Las Vegas is like the Bermuda Triangle of travel hacking. The basic rules of the game just don’t seem to work the way they do elsewhere, though that doesn’t mean there aren’t still ways to get a good deal. Sometimes it’s as simple (and important) as knowing the right person. If you’re a celebrity, if you know a guy, or if they think you’ll spend lots in their casino, then a comped hotel stay is not only possible but even expected.
But the major hotel brands including Hilton, Hyatt, Marriott, and Starwood don’t have strong presences at the most popular tourist locations along the Las Vegas Strip and Fremont Street. So what’s a points, miles, and status guy to do if you aren’t one of the chosen few who get special treatment?
Some loyalty programs have in recent years made a bigger push to build relationships with the top hotels. Hyatt is the best example, which announced a new partnership with MGM Resorts the day after I originally published this post. You can earn points and status with Hyatt’s Gold Passport program and MGM’s M life program at the same time, and Hyatt elites will have their status matched by M life.
Priority Club made Venetian and Palazzo “InterContinental Alliance Resorts” where you can earn and redeem points and expect recognition of your status with Priority Club (soon to be IHG Rewards). Last summer I took advantage of a promotion to book two nights at Venetian for 50% of the usual number of points — only 25,000 per night instead of 50,000. My InterContinental Ambassador status was recognized and earned me a small upgrade, but Royal Ambassador members can expect other perks like a $100 minibar credit.
More recently, Marriott Rewards partnered with Cosmopolitan and The Tropicana has been renovated and is now managed by DoubleTree, one of Hilton’s brands. I think this is kind of an odd choice because Tropicana is sort of a party scene and I think of DoubleTree as a family and convention brand (we stayed there a lot when I was a kid because of the cookies, and some hotels are sprawling). But maybe I’m wrong. In any case, it gives you a chance to earn and redeem Hilton HHonors points ever since the Las Vegas Hilton lost its affiliation and rebranded as the LVH (“Las Vegas Hotel”). Plus Tropicana is far closer to the Strip.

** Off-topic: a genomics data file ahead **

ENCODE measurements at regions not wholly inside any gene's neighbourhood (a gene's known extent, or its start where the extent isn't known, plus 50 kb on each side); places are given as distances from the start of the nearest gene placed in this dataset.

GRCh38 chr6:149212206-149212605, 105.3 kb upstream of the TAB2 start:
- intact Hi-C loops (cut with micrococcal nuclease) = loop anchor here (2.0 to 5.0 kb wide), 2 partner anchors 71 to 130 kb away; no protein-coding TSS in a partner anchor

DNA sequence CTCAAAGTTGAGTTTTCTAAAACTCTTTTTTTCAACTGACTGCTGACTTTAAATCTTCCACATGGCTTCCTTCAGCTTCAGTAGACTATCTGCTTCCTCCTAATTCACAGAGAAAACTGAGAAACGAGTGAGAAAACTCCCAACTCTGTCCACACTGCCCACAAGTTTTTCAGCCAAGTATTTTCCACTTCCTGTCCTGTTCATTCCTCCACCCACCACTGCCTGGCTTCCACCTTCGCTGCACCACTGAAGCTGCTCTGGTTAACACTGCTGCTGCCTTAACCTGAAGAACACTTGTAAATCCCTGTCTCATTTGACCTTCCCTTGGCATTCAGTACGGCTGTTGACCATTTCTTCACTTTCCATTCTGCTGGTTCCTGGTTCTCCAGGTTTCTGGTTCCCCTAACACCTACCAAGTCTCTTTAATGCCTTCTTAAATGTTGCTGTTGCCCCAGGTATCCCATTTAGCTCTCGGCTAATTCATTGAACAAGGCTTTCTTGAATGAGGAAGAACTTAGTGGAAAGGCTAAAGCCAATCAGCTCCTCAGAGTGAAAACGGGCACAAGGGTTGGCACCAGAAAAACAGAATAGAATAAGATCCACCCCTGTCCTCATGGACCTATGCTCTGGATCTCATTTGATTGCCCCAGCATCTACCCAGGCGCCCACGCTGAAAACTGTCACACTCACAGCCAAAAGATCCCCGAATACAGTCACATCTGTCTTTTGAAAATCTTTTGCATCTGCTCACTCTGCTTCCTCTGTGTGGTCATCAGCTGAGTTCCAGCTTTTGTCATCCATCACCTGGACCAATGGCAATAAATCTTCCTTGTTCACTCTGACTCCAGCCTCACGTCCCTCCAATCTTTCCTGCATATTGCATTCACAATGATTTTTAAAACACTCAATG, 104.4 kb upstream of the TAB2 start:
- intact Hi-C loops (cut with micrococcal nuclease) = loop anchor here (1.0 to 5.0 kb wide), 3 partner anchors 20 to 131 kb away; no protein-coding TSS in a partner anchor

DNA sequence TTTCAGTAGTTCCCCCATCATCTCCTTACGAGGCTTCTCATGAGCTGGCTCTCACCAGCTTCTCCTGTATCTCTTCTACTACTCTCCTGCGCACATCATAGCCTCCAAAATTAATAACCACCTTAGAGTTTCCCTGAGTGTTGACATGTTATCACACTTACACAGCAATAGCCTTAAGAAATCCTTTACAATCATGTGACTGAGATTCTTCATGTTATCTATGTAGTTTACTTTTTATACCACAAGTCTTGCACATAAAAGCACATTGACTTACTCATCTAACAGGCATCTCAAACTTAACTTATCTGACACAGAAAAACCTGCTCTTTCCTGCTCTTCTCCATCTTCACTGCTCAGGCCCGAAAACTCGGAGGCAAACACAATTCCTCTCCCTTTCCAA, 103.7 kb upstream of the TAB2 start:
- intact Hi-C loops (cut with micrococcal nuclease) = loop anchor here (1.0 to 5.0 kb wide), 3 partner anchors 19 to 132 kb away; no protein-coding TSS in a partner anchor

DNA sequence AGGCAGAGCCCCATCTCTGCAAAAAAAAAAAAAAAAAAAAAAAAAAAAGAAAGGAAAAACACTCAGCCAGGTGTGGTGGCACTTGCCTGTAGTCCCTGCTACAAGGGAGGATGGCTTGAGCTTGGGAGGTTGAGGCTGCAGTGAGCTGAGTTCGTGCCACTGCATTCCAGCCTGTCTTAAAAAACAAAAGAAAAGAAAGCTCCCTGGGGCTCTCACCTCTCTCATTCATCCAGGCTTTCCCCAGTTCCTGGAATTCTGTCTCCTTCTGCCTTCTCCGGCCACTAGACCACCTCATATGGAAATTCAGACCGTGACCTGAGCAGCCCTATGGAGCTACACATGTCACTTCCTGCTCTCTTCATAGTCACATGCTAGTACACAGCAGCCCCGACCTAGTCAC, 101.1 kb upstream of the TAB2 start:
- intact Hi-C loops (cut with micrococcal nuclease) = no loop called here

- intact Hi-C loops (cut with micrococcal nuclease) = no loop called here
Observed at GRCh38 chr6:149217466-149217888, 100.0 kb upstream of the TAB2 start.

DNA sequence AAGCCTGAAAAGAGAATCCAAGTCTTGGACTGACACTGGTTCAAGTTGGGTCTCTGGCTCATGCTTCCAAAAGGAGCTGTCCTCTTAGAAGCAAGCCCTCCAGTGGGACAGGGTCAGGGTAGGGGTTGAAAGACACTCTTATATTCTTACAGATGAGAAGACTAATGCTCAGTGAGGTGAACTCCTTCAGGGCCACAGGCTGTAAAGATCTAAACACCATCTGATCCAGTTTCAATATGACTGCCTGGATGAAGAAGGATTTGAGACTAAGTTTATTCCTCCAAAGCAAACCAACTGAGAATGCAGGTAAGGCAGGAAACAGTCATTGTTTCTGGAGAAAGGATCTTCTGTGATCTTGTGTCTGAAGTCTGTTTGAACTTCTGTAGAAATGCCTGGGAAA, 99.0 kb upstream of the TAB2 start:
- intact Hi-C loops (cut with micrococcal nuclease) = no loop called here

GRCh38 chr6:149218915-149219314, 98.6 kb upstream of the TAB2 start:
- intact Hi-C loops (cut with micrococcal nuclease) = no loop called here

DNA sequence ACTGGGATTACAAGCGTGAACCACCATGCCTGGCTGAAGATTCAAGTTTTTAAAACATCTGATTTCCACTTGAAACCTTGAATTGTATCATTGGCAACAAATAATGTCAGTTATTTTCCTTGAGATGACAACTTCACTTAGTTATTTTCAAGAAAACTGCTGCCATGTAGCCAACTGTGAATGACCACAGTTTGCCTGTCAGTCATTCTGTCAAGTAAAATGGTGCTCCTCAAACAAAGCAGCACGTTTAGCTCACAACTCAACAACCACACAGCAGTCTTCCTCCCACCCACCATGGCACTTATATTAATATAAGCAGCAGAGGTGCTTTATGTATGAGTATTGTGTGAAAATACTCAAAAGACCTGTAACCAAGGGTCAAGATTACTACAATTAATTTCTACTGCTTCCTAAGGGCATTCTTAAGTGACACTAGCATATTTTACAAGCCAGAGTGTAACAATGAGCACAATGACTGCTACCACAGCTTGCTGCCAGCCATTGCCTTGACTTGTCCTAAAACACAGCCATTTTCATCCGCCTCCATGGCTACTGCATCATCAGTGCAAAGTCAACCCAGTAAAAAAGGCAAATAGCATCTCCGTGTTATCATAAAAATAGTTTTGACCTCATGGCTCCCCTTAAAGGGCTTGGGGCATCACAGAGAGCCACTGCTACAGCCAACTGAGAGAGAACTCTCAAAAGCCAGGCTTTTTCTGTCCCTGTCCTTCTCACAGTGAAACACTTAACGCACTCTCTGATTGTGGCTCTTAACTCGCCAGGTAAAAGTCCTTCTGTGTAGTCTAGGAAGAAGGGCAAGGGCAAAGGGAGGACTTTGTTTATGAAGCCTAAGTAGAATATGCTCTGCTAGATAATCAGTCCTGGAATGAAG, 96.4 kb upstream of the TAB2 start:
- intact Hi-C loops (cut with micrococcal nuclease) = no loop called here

Unlike the hotels above that participate in the same program but still act and feel like a true Vegas resort, several of the major chains do have standard hotels in the city. There is a Hyatt Place near the airport, for example, that I think is a wonderful budget option. I’m looking for a deal somewhere else right now, but it might even be a good choice for a bachelor party given it’s next door to the Hofbrauhaus, across the street from the Hard Rock Hotel, and two blocks from the Strip, passing by Hooters Casino Hotel.
Westin has a hotel just off-strip (formerly the Westin Casuarina) behind The Flamingo. Unlike the Hyatt Place it has its own casino, but the reviews I’ve read make it sound like a pretty standard Westin. Don’t expect any fancy pools or ornate furnishings in the room. It’s a good choice to earn some Starpoints and still be close to the convention centers. Further away is the Westin Lake Las Vegas Resort and Spa. It’s also affordable, but you will need a car or similar transportation to reach the Strip, and it has no casino. In my opinion, it doesn’t match my reasons for flying to Las Vegas.
Update: I meant for this section to be exemplary, not exhaustive, but several people have pointed out hotels I missed. So I’ll give you some more hotels near the strip (still not all of the ones in the city). In addition to those mentioned above, Marriott and Priority Club both have several budget brands near Mandalay Bay across the freeway and another string of properties along Paradise Road near the Las Vegas Convention Center. Marriott also has the Grand Chateau Vacation Club near Planet Hollywood while Hilton has the Elara Grand Vacations Club in collaboration on the Planet Hollywood property and a similar arrangement at the Flamingo a block north.